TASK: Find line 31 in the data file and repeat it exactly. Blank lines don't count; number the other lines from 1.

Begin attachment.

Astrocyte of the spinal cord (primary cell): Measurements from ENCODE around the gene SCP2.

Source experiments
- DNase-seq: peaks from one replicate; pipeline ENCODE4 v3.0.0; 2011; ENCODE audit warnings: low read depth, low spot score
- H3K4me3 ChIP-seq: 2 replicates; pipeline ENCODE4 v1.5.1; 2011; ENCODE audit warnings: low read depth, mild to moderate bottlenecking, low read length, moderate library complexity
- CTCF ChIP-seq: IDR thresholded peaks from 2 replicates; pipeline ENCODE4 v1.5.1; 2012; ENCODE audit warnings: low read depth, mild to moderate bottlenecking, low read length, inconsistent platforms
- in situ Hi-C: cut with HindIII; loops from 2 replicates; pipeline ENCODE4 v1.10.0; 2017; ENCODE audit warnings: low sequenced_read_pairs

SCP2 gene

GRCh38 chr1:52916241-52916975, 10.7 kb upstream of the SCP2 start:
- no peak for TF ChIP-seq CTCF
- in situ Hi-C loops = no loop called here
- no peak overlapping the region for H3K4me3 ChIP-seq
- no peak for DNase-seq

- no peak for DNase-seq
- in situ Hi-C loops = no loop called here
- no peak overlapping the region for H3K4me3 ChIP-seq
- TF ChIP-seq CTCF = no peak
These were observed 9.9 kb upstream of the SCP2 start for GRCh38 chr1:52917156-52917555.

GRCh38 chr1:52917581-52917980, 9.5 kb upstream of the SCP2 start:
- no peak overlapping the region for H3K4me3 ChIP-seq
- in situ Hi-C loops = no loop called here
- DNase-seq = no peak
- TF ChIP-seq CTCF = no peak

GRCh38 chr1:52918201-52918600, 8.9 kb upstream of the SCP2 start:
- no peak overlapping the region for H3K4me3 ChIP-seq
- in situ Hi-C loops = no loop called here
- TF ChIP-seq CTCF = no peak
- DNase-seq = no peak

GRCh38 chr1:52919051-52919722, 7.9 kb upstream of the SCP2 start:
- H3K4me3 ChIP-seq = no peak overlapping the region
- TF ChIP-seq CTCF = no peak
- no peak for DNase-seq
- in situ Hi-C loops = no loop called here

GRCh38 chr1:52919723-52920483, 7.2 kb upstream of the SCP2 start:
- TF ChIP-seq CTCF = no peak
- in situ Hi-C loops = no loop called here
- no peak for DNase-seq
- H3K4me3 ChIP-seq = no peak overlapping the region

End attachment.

- no peak for DNase-seq